Today I am happy to host a guest blog post by Tyne Griffin. He is a prolific writer, having written 11 books in the series he is currently penning and is here to share his personal research methods for writing layered protagonists. Here’s what he has to say.
If you frequent any sort of place where writers converse, you may happen across questions. Things about poisons, wounds, events, and other things that they are pondering for the sake of realism. Often those things can be answered with a few simple internet searches. But there’s another type of writing research that is a little more in depth than that.
Some writers use the Myers Briggs test types to classify the personalities of their characters, and it works for them. But it never did for me. It never felt like enough, having four letters and a blurb to build a character off of. I wanted to write people vastly different than me who felt realistic and like their experiences were genuine. So today I share with you the method to my madness of writing eleven different first person narrations in a year.
For the sake of simplicity, I picked out four of my narrators to go over.
Narrator 1: He was my first real attempt at first person. I knew that he needed to be shrewd, cunningly deceptive, and in most theaters except romantic, a villainous person. I thought on people like that, and the first thing that came to mind were prolific serial killers. Masters of social engineering, I studied their mannerisms and tactics through numerous documentaries and case studies. I gained an overall greater understanding of that type of person after taking a Psychology class at my college that focused on them. I also looked over Hitler and people of the like to study the political charisma needed to win over the hearts of the masses. But the true challenge of creating his personality was to take that all into account, and make him a loving protagonist.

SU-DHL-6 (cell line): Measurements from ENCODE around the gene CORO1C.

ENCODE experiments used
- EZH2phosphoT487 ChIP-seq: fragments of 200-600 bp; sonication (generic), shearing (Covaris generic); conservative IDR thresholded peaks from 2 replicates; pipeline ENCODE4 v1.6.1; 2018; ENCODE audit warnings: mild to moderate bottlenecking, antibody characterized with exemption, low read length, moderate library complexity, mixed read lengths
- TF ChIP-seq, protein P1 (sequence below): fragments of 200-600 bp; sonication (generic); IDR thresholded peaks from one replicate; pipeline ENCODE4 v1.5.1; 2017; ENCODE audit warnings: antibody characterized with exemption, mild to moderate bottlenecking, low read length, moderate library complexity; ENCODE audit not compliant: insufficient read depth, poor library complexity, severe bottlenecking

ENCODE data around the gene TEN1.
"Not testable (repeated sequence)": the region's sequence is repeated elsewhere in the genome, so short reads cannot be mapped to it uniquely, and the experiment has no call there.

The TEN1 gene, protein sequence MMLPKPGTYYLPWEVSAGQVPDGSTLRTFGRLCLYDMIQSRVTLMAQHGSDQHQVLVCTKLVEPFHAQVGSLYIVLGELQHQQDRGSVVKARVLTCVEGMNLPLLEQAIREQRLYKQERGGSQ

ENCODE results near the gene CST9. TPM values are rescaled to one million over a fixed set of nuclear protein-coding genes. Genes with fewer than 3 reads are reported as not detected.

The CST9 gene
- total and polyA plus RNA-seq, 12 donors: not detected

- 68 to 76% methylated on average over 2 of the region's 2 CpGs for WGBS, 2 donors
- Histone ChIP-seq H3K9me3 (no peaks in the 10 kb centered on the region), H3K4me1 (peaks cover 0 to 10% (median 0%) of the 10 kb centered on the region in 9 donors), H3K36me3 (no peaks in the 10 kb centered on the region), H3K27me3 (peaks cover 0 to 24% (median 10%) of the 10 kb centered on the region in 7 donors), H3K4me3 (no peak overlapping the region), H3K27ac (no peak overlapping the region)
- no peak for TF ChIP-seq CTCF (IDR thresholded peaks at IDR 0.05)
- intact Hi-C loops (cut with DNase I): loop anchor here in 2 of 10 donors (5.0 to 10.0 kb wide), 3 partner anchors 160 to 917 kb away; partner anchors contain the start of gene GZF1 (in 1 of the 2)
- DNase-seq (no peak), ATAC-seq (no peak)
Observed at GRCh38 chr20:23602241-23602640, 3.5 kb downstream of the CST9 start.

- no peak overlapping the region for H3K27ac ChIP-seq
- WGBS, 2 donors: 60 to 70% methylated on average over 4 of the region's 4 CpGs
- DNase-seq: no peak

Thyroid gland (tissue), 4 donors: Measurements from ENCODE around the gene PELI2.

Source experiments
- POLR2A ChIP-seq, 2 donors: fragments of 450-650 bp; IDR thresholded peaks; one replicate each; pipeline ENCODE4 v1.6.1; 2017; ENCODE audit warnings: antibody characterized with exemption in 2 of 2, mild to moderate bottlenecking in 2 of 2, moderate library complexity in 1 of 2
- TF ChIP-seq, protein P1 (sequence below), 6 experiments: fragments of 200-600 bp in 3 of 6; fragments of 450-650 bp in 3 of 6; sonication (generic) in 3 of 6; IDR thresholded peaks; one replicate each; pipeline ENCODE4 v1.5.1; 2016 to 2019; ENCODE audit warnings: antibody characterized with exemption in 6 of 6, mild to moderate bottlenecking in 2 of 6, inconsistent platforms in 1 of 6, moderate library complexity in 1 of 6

Narrator 2: For him, I did two very different kinds of research. He hailed from a Mexican gang, so to write that person as realistically as possible, I again turned to documentaries. But I went beyond just that by taking a Criminal Justice class at my college that had a detailed section on the gang type that his was based off of. Then the second half of my research for that narrator took place at a middle school. He eventually became a middle school English teacher so in order to understand the mechanics of that, I shadowed my previous middle school English teacher for months. I observed the way he interacted with his students and the type of respect they had for him, both things that I made very central to the character in my book.
Narrator 3: He is perhaps the furthest from me, personality wise. A high school bully in recovery, he was one that I had to look harder for clues. That type of person, in media, is generally portrayed as dull, blundering, and a mindless bad guy just there to be a brute to our high school hero. But bullies are people too, so I needed to get to the root of someone who thought that way. He is forced to take anger management courses so I decided to start there. I watched free courses online, read what I could find on the topic, and thought on the past bullies in my life. Someone once told me that the only people you don’t like are people you don’t know well enough (in most cases) so I chose that to be the core of this narrator. Everyone is the hero of their own story, everyone has their justifiable reasons behind their actions, even if they’re not the traditional protagonist.